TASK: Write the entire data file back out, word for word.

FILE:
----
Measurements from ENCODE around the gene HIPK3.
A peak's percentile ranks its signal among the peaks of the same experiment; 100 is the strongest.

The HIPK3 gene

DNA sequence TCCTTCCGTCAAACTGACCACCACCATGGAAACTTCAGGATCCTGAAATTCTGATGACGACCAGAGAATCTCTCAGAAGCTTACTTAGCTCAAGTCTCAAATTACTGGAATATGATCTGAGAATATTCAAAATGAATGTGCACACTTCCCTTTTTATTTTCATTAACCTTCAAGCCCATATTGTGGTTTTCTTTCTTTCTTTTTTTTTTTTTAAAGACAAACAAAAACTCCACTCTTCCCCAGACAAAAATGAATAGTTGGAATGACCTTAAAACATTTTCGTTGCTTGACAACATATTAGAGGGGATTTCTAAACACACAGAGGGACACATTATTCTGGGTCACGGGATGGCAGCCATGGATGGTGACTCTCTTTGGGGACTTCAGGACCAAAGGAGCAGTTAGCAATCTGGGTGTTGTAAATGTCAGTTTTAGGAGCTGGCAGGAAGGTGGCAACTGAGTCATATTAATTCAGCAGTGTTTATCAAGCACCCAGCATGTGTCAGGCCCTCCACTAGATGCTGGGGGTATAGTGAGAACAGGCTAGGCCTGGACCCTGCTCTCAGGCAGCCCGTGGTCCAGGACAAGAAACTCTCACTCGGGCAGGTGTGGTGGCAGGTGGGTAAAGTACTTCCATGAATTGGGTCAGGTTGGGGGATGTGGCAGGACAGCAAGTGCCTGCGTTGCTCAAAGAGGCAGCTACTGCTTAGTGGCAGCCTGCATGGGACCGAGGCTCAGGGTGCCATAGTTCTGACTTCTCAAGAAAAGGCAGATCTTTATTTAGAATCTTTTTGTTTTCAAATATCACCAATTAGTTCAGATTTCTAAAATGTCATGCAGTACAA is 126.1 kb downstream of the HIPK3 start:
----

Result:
Measurements from ENCODE around the gene HIPK3.
A peak's percentile ranks its signal among the peaks of the same experiment; 100 is the strongest.

The HIPK3 gene

DNA sequence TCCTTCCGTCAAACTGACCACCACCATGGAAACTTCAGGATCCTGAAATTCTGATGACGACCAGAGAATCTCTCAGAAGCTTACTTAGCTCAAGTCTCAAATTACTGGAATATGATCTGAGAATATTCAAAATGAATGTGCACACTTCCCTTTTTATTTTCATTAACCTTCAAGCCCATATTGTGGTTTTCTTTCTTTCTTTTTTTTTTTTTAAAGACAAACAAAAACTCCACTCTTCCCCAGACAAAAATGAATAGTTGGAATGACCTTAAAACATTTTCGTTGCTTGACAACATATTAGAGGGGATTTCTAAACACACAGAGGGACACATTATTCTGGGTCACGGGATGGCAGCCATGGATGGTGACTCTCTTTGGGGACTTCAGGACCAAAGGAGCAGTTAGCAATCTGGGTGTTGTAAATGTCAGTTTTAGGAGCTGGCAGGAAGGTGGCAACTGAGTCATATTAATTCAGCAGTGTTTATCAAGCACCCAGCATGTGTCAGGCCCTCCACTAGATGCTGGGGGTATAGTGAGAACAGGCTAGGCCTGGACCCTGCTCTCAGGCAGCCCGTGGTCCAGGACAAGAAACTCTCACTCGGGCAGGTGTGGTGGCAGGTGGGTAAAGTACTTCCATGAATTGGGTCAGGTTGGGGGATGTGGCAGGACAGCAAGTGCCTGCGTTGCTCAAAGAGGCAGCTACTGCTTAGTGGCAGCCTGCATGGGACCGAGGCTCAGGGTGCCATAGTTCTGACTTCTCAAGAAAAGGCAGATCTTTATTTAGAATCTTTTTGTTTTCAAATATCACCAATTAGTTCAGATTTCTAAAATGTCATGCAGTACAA is 126.1 kb downstream of the HIPK3 start: